The effect of HIV on COVID-19 vaccine responses

Itzchak Levy*, Galia Rahav

*Corresponding author for this work

Research output: Contribution to journalReview articlepeer-review


Purpose of reviewPersons living with HIV (PLWH) may have a moderately increased risk of morbidity and mortality from COVID-19 infection, especially if viral load is not controlled and if they are immunosuppressed. Vaccination against SARS-CoV-2 is the most effective measure to prevent morbidity and mortality. However, individuals with HIV/AIDS may have less protection after vaccination. The purpose of this review is to summarize some of the recent studies focused on examining the safety, immunogenicity and effectiveness of anti-SARS-CoV-2 vaccines.Recent findingsThe safety of all anti-SARS-CoV-2 vaccines among PLWH is not different from the safety of these vaccines among HIV-negative individuals and is acceptable. PLWH with viral suppression and immune reconstitution (CD4+cell count > 350 cells/μl) may reach almost same immunogenicity such as people without HIV albeit antibody levels and neutralization may decline more rapidly than in people without HIV. PLWH with viremia or immunosuppressed, especially AIDS, have less immunogenicity.SummaryFull vaccination against SARS-CoV-2 is a well tolerated and efficient way to prevent mortality and morbidity from COVID-19 among PLWH and AIDS patients. It is very important to follow recommended booster vaccination for a continuous and prompt immunogenicity.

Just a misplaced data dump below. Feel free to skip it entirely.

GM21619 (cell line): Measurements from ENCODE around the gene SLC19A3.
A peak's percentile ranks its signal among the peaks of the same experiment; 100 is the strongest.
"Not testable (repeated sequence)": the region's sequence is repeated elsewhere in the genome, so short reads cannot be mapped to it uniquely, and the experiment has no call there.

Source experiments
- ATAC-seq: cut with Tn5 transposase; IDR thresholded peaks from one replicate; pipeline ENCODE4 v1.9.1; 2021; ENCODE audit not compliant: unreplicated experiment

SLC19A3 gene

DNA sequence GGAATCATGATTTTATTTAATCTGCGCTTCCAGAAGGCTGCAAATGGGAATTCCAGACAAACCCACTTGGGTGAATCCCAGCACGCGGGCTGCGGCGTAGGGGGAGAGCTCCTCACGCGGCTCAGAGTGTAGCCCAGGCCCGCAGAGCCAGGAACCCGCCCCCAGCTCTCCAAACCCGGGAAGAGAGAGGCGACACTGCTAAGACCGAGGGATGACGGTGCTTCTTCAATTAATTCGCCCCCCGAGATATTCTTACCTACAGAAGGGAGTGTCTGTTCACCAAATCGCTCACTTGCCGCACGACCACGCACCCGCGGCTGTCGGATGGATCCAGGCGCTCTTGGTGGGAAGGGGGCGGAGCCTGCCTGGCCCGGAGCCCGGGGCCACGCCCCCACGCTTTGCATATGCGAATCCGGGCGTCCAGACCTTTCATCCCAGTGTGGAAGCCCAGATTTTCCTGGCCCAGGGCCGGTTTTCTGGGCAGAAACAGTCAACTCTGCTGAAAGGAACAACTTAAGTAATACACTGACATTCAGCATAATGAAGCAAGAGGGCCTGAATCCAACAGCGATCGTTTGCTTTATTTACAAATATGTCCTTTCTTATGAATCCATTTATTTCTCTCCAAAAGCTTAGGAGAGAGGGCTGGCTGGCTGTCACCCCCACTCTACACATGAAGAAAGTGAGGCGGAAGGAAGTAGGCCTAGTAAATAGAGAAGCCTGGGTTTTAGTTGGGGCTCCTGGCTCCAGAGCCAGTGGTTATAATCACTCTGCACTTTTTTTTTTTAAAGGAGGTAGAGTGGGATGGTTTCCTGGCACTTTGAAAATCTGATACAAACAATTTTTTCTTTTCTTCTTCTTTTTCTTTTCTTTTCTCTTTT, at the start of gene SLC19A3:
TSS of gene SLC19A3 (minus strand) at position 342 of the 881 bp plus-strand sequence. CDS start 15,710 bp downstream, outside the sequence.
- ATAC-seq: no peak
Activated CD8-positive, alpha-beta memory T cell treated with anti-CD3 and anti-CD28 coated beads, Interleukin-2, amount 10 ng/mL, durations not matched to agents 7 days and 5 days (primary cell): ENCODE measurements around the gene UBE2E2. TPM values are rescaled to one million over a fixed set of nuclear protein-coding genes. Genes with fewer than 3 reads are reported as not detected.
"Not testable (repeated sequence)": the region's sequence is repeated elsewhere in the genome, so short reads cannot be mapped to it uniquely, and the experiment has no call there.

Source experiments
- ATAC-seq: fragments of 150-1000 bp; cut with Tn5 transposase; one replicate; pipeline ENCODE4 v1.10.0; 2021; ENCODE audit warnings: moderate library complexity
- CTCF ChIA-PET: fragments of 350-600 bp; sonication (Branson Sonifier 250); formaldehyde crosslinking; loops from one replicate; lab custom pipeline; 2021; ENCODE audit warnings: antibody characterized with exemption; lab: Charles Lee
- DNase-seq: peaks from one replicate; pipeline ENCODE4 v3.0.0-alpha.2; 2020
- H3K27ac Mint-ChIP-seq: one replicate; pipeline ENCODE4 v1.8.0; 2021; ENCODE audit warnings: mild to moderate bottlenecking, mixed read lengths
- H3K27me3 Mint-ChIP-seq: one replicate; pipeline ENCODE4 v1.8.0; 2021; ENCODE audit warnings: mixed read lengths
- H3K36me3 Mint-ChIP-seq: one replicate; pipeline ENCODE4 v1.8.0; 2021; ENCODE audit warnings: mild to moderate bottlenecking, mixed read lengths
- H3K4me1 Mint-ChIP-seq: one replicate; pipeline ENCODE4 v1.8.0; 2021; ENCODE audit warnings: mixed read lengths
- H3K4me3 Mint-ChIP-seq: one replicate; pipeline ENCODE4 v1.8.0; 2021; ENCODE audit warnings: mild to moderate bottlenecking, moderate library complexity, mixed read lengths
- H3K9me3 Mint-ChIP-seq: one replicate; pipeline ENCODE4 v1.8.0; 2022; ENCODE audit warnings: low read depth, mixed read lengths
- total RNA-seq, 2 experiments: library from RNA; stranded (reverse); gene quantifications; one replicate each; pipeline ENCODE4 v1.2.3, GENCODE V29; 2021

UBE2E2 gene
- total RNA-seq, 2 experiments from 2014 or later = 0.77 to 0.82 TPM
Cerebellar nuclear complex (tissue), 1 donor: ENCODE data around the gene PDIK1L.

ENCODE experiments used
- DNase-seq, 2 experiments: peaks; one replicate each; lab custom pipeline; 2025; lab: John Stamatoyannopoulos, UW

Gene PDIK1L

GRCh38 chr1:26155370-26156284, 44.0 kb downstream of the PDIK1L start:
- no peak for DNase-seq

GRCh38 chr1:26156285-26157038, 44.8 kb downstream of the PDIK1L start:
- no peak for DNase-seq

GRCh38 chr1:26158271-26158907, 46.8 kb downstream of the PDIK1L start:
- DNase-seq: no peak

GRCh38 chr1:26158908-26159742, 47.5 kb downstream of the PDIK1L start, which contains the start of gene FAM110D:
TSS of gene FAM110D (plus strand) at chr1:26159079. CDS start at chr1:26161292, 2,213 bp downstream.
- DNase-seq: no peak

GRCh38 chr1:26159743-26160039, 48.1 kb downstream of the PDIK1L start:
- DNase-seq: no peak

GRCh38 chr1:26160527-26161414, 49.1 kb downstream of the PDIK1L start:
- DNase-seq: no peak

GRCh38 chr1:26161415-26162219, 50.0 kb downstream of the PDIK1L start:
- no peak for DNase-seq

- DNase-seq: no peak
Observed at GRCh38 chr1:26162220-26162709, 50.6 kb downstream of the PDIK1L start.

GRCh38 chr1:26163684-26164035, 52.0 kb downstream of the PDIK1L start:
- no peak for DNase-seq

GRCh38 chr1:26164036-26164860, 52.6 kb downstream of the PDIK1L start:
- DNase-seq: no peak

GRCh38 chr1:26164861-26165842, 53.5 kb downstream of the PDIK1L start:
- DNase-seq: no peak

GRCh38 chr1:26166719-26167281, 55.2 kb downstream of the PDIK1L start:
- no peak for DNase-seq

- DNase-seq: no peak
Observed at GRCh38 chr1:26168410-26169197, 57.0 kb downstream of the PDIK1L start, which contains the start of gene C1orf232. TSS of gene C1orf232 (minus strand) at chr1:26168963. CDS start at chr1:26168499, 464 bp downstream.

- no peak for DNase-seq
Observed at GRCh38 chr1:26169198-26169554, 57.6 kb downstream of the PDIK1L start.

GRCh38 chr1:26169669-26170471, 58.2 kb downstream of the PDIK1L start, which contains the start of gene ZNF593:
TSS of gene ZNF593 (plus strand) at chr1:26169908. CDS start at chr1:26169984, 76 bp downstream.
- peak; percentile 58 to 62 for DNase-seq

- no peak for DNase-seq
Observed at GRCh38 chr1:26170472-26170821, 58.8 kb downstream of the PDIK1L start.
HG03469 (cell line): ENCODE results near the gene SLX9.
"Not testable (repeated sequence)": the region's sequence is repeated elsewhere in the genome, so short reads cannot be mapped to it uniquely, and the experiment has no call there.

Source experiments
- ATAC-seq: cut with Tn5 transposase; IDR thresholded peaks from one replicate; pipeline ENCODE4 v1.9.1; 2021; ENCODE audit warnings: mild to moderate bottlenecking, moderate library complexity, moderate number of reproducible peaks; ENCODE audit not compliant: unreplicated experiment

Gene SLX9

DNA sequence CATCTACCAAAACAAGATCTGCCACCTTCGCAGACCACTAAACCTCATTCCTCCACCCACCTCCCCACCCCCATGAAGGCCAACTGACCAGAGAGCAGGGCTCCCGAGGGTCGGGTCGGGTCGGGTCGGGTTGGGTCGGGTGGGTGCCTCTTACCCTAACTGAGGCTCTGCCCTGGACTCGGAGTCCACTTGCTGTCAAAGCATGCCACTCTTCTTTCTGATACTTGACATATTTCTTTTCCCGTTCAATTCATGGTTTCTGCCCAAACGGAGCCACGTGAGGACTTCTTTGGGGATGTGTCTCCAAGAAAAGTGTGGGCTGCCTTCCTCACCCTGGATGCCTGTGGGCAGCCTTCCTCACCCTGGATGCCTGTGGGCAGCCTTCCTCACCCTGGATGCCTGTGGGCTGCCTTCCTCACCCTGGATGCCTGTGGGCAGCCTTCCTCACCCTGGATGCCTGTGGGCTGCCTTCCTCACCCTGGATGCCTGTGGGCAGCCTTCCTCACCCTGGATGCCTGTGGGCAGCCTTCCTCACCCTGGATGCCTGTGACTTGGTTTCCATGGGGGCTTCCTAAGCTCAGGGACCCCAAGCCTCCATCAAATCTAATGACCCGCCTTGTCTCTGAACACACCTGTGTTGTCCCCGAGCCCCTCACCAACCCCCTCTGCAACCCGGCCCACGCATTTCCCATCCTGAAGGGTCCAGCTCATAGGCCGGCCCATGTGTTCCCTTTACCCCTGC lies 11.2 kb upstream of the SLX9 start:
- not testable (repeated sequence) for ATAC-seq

Original languageEnglish
Pages (from-to)135-141
Number of pages7
JournalCurrent Opinion in HIV and AIDS
Issue number3
StatePublished - 1 May 2023


  • COVID-19
  • HIV
  • SARS-CoV-2
  • breakthrough infection
  • vaccination
  • variants of concern


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